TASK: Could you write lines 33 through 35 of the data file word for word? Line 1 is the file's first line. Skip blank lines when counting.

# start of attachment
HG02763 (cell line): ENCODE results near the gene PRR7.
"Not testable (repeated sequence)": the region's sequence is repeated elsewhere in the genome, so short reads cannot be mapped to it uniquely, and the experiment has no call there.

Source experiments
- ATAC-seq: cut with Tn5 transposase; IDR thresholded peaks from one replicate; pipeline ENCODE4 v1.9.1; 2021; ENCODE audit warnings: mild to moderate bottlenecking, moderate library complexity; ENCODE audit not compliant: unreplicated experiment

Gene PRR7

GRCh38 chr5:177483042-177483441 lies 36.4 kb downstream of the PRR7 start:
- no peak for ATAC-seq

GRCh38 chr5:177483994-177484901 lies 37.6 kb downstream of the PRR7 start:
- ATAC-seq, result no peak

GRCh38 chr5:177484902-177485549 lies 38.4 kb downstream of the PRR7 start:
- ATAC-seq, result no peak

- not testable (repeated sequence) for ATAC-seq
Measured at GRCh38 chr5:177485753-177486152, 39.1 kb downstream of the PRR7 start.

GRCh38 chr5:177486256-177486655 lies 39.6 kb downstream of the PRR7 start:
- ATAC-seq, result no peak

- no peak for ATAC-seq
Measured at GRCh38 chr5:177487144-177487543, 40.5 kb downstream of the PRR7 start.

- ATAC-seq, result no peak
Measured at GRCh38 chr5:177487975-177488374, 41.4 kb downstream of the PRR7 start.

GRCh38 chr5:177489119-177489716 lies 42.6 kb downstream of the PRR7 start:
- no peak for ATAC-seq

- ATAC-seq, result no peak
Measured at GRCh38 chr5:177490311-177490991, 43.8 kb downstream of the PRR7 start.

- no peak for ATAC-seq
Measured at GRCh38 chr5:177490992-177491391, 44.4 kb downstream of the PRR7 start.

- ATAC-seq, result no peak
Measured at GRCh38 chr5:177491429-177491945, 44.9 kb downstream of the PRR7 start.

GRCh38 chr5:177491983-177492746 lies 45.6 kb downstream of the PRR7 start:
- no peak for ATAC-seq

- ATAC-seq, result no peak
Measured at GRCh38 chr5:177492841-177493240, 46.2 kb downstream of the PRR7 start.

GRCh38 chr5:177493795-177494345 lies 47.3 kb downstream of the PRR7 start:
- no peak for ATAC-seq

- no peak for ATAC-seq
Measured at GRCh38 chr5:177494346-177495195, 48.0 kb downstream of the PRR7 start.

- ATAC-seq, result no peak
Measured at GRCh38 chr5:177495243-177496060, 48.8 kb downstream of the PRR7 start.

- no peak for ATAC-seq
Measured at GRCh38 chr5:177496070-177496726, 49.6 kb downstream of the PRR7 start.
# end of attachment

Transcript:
- no peak for ATAC-seq

- no peak for ATAC-seq
Measured at GRCh38 chr5:177494346-177495195, 48.0 kb downstream of the PRR7 start.